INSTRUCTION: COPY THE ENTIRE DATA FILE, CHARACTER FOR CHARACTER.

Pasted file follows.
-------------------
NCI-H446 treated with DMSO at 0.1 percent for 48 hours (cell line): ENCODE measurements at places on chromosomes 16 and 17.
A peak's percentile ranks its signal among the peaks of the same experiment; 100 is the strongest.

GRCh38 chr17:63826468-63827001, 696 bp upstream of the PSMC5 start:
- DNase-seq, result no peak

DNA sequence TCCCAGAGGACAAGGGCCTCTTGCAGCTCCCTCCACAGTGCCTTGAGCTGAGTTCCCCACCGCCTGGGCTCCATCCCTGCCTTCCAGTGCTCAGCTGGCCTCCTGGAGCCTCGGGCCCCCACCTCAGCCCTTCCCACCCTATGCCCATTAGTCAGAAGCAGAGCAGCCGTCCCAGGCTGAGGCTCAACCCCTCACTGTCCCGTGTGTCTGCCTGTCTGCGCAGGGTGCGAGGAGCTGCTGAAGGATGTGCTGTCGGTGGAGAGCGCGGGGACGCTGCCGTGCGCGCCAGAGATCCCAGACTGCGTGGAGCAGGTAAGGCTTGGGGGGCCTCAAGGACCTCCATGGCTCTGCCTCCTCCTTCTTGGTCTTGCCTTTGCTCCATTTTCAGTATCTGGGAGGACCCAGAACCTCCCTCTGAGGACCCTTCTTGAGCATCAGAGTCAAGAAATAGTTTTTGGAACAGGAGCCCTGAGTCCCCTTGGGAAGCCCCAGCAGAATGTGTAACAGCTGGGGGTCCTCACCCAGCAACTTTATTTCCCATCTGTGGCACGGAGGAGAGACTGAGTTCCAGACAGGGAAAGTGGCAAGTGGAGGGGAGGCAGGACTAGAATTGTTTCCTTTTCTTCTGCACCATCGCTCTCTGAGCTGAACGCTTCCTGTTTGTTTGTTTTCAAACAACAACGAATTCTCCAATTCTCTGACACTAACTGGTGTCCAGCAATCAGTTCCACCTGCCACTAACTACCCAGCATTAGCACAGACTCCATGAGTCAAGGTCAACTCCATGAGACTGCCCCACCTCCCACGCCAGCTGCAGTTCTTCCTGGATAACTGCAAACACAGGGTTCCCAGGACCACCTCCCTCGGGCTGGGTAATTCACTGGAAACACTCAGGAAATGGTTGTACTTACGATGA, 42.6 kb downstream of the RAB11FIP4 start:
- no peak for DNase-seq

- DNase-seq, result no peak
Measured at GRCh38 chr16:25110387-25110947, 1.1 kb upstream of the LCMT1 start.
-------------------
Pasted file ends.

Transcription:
NCI-H446 treated with DMSO at 0.1 percent for 48 hours (cell line): ENCODE measurements at places on chromosomes 16 and 17.
A peak's percentile ranks its signal among the peaks of the same experiment; 100 is the strongest.

GRCh38 chr17:63826468-63827001, 696 bp upstream of the PSMC5 start:
- DNase-seq, result no peak

DNA sequence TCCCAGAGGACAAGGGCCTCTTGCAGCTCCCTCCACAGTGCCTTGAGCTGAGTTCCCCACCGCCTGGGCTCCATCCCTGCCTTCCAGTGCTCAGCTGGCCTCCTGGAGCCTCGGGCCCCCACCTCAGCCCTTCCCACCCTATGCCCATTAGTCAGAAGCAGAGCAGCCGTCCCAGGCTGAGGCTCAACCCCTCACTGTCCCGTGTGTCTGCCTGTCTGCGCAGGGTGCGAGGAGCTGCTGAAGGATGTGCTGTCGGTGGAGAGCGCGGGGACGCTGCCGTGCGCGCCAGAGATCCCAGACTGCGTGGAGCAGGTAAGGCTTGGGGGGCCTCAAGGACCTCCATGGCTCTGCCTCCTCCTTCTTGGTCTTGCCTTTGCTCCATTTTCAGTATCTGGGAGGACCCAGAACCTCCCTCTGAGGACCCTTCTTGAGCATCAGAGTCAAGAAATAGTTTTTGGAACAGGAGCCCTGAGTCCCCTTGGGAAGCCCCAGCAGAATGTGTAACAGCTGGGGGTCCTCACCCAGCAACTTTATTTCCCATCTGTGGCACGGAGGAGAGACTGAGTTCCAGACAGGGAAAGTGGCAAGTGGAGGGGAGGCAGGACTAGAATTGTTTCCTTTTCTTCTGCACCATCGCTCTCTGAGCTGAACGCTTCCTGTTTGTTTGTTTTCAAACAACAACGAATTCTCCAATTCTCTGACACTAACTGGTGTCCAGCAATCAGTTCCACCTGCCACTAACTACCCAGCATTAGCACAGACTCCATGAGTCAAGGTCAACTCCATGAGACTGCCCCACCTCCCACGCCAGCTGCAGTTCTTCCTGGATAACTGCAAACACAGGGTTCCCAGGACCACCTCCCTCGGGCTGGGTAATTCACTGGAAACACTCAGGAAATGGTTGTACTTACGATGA, 42.6 kb downstream of the RAB11FIP4 start:
- no peak for DNase-seq

- DNase-seq, result no peak
Measured at GRCh38 chr16:25110387-25110947, 1.1 kb upstream of the LCMT1 start.